This article is concerned with an examination of the gendered playground relations experienced by boys and girls with a focus on the domination of sporting activities/games that dictate the nature of play amongst children aged ten and eleven. It seeks to explore the place of sport and in particular, the game of football in the social construction and negotiation of hegemonic masculinities that affect and position both girls and boys. The construction of the game and the consequences of its maintenance which differentially positions pupils will be explored alongside particular strategies pupils employ to resist, reject or directly challenge such positionings. The paper will then go on to describe and analyse the practices that take place to re‐construct and maintain the display of hegemonic masculinity through other sports and activities when the game of football is banned. The findings have implications for the recent call by government officials to promote and encourage traditional team sports, such as football.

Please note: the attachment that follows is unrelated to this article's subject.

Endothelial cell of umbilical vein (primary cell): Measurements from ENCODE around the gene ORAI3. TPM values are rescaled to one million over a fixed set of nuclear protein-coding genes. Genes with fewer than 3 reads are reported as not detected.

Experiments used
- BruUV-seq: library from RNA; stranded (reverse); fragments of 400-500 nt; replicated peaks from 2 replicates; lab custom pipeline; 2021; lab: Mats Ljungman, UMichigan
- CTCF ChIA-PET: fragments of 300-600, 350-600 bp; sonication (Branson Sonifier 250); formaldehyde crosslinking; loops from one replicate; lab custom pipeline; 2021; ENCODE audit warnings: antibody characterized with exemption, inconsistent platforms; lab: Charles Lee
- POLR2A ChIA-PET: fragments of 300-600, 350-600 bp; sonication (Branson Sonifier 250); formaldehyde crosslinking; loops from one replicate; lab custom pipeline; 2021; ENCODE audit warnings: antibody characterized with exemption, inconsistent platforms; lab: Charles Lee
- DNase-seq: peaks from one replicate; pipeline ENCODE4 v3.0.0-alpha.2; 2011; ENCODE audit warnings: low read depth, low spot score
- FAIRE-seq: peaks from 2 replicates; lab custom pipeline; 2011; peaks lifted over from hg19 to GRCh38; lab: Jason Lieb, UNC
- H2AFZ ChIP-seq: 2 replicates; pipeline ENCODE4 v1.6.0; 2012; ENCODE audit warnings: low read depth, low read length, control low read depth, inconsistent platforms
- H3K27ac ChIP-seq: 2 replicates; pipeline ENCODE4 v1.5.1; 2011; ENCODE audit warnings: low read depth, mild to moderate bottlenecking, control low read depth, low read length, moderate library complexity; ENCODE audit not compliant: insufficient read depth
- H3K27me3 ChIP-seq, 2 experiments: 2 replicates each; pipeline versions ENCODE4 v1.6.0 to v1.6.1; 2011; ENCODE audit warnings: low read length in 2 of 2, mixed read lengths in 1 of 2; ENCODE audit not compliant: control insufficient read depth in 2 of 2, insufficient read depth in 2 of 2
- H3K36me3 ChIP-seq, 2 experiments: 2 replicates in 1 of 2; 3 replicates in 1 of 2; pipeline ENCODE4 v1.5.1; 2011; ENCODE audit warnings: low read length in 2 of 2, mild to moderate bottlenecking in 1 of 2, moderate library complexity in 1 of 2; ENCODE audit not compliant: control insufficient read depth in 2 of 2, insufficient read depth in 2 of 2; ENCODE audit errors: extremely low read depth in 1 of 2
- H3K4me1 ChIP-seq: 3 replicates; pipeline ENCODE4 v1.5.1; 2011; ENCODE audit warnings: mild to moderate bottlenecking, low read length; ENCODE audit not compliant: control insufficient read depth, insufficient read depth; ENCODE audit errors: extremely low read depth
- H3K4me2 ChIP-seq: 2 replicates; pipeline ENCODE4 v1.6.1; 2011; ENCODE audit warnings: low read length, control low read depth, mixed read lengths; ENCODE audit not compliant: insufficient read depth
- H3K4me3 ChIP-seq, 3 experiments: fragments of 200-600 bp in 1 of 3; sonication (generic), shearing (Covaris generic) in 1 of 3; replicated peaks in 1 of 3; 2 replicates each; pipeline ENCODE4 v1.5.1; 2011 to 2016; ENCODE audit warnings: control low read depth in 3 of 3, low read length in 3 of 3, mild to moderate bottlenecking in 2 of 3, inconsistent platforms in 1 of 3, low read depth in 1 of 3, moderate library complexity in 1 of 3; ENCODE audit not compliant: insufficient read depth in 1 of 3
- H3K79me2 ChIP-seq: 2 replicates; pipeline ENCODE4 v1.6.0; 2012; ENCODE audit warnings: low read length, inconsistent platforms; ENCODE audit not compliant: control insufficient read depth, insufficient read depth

Consideration of social factors and teacher and pupil subjectivities can enhance some recent important work on teaching and learning which concentrated on the cognitive dimension. A comprehensive model is elaborated, with cognitive, curricular, organizational, social, interactional, and interpretational elements. Successful teaching and learning depends on a high incidence of matching in all these aspects. Social factors producing mismatching are considered, followed by how this is coped with by teachers and pupils through, for example, negotiation and the use of strategies. Finally, an example of successful matching along all aspects of the model is outlined.